Dave and Andreana led the Seeds City mob in a conversation on the Wedding at Cana story from John 2 last week. They are getting married in February and thought it would be good to get their community together to discuss thoughts about what this story may mean for them as they are intending to use it as the text for their wedding ceremony. Great thing to do to make a wedding ceremony meaningful and as a process I always find popular bible study very interesting.
My favourite part occurred when we were trying to make a contextual point by connecting the events at Cana and John’s next story, the Cleansing of the Temple as an implicit critique of empty or corrupt religion. Jase suggested that, based on his experience with his drinking mates, Jesus’ extreme reaction in the temple might have simply been because he had had too much wine at Cana! Lots of laughter and nodding!
Andreana’s rough notes on the thread of the conversation are below…
I also like Nadia Bolz Webber’s thoughts @ Sarcastic Lutheran ( …powerful response to Haiti earthquake disaster… It was great to meet her at Greenbelt in ’09),
Dave Fagg’s thoughts here.
The water-into-wine story of John 2:1-11 shows Jesus offering a life where we can bless each other with extravagance, an abundant party – as opposed to the bleak condemnation and oppression of the religious and societal status quo. Jesus produces a ridiculous amount of the finest wine – around 600 litres. Not only that, it’s counter to the way everyone else does it – it’s towards the end of the party, when everybody is already sloshed and wouldn’t know the difference. (Compare that to John 5:9-10, when Jesus heals a man who has been paralysed for 38 years and the Jews/Judeans say, “It is the Sabbath; the law forbids you to carry your matt.” What dreary sods!)
The storyteller sets Jesus’ actions up in contrast to the rituals, power structures and hypocrisies of the religious and societal status quo. Significantly, the water transformed is from the stone jars used for ceremonial washing. It is almost sacrilegious that Jesus transforms their contents – signifying religious purity and perhaps exclusiveness – into something that catalyses partying and merriment.
It is also significant that the next story is the clearing of the temple (a story that sits towards the apex in the other gospels). Jesus is offering a critique of religion – the kind of religion that is empty (like the stone jars before he orders them filled) and that promotes greed and exploitation (as symbolised in the temple action). The water-into-wine transformation indicates what Jesus is offering instead.
It is no coincidence that the story of Jesus turning water into wine (John 2:1-11) happens at a wedding. Marriage is a common metaphor in the Hebrew scriptures, often symbolising God’s relationship with Israel. In this story Jesus radically redefines what a relationship with God is like: it is one of life, extravagance and abundance. The wedding also happens on the ‘third day’, which could tie into the idea that Jesus rose to life on the third day.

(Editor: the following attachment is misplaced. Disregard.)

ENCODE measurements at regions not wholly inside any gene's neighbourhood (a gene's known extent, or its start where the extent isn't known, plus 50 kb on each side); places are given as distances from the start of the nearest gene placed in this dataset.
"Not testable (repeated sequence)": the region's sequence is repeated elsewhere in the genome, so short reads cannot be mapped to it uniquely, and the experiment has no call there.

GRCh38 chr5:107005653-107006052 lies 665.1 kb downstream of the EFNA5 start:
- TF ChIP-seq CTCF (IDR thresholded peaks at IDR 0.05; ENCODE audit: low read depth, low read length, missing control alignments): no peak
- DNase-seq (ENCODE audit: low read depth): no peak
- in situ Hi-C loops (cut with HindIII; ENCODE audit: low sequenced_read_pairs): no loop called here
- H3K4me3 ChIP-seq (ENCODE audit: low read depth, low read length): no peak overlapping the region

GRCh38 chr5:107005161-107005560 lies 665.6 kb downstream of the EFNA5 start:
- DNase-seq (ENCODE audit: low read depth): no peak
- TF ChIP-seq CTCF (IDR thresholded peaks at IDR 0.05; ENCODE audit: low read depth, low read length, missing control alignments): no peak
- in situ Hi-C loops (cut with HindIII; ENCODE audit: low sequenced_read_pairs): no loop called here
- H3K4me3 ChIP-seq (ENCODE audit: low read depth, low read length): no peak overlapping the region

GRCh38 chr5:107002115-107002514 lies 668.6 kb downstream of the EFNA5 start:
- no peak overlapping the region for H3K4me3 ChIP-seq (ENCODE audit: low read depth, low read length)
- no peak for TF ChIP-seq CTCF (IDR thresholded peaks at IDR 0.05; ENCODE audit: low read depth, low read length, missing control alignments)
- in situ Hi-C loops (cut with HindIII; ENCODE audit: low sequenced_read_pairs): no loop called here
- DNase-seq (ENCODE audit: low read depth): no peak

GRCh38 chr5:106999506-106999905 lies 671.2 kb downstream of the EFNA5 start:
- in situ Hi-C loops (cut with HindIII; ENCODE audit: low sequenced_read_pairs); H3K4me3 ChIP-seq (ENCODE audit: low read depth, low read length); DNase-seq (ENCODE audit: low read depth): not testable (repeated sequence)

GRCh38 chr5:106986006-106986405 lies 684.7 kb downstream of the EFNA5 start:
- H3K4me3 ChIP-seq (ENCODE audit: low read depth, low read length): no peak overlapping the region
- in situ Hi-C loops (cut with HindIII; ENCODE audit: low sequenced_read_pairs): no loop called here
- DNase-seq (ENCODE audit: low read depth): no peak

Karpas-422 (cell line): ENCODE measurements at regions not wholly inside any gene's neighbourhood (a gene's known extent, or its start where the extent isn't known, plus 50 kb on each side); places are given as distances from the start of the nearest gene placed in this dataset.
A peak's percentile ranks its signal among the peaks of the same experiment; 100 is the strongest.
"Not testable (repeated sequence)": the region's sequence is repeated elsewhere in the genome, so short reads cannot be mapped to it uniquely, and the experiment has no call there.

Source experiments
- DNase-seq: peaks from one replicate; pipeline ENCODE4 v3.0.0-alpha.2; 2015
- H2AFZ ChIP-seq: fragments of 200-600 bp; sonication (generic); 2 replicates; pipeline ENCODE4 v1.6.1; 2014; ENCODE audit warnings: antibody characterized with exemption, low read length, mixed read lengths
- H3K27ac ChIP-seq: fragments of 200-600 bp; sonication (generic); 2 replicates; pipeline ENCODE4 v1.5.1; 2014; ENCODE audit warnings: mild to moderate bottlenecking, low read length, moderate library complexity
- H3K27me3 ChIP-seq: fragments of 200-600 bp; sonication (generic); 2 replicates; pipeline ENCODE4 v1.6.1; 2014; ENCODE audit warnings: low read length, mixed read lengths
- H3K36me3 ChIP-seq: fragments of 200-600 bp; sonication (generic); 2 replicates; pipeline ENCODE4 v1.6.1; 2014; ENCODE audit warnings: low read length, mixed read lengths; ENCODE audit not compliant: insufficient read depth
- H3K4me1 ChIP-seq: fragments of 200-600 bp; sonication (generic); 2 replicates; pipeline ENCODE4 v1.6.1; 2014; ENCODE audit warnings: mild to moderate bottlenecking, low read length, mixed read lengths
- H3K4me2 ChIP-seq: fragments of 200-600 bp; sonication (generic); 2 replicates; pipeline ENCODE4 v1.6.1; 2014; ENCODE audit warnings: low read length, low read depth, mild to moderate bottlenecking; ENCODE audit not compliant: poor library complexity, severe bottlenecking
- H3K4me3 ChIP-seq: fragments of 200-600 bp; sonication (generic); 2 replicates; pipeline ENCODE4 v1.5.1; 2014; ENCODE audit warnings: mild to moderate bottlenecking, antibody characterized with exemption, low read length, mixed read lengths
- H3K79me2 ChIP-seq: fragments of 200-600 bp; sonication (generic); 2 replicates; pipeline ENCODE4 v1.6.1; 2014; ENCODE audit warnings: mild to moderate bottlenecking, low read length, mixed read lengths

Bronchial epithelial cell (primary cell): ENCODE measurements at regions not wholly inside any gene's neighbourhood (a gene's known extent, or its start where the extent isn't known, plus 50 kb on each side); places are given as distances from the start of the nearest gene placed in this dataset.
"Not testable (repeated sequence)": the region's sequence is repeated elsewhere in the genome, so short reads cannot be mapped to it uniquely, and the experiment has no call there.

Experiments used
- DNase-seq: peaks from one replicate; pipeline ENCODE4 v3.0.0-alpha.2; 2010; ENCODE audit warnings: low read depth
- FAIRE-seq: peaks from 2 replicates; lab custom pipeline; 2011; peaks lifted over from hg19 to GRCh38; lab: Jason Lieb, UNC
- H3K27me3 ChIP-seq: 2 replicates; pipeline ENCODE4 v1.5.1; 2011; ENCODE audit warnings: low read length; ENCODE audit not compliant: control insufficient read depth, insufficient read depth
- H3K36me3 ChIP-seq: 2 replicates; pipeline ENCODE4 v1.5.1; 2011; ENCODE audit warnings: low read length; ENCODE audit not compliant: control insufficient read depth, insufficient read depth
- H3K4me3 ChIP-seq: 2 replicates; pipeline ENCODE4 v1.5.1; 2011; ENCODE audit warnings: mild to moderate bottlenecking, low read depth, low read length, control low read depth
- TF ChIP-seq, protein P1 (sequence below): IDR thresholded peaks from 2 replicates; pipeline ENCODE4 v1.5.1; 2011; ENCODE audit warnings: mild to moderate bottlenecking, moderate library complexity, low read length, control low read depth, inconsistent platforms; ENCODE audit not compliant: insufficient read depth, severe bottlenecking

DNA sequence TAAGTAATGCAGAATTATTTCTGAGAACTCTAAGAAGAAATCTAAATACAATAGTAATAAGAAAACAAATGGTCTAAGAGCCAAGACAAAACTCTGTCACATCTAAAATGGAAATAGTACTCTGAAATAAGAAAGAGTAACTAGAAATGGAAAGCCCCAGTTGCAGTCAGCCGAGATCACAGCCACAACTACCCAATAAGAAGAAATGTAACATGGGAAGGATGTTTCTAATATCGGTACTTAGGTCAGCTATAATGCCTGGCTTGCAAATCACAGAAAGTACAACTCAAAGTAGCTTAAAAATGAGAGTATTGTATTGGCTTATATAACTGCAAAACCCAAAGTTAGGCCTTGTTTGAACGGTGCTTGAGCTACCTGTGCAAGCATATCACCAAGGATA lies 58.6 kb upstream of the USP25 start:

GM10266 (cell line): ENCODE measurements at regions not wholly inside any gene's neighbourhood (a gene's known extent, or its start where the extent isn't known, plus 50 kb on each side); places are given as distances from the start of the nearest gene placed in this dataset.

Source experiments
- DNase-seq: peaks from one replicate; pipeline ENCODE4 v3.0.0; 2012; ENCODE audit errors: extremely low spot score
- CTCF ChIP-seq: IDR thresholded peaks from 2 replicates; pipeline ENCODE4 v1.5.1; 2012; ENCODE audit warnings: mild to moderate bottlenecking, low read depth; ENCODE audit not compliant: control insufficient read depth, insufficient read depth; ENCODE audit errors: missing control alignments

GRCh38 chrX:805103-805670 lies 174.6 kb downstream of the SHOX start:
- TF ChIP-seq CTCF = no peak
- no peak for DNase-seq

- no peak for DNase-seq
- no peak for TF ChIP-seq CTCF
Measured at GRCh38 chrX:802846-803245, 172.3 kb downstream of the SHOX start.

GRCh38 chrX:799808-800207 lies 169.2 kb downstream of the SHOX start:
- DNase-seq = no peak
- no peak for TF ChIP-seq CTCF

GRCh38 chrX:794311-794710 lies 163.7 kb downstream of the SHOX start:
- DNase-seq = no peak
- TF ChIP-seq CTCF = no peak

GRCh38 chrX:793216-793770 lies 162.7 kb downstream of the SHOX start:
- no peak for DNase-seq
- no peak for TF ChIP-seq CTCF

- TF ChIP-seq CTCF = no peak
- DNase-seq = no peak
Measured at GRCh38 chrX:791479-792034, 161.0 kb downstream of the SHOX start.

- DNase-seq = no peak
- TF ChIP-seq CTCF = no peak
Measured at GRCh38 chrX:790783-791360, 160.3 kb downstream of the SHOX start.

Perhaps this wedding is a small taste of what it is like to live forever with God. Jesus also offers a different idea of the temple – it is not a building that takes 46 years to build and a day to destroy, but is found in bodies that should be nourished and make to enjoy themselves with great extravagance and abundance.
In addition, Jesus offers an alternative to the prevailing culture. This is a party where the host – probably the father – failed in his obligations to ensure the wine will last. Perhaps the family is poor; perhaps the father doesn’t care much about this wedding; perhaps he was negligent in the proceeding years by not putting away enough wine. Either way, the wine running out will cut the party short and bring shame to the family. Jesus steps in with his alternative when the father, restrained by resources, bitterness or who knows what else, fails. He finds a way that extravagantly blesses and honours the family and the couple.
Another popular myth around the time that the Gospel of John was written was about Dionysus, the Greek god of wine, who was said to turn water into wine. The water-into-wine narrative of Jesus addresses this prevailing Greek/Gentile culture, showing Jesus reversing the custom by serving the best wine at the end. Rather than gutsing themselves on poor-grade alcohol at the end of the party – the way of Dionysus and of the world– the guests were instead invited to enjoy the very best. Jesus is possibly also offering this alternative way to those on the edges of the religious and social order – Cana is likely to be more of a Gentile area. It is similar to how Jesus offers the living water to the Samaritan woman at chapter 4. In order to enjoy the very best party, then, we need Jesus in it. We need to follow the ways of Jesus rather than the prevailing institutions (religious, family, cultural).
Some other strands of thought from our discussion:
Water, in this Gospel, is also a metaphor for God’s spirit (e.g. living water for the Samaritan woman). Perhaps another layer of meaning here is that drinking Jesus’ living water is like drinking the finest wine. It is interesting the Jesus needs to be prompted into his ministry by his mother! There is also an idea that the best comes in time – perhaps a good lesson to remember as we enter into marriage. Jesus places value on celebration, and particularly the celebration of marriage, and so we should remember this in years to come.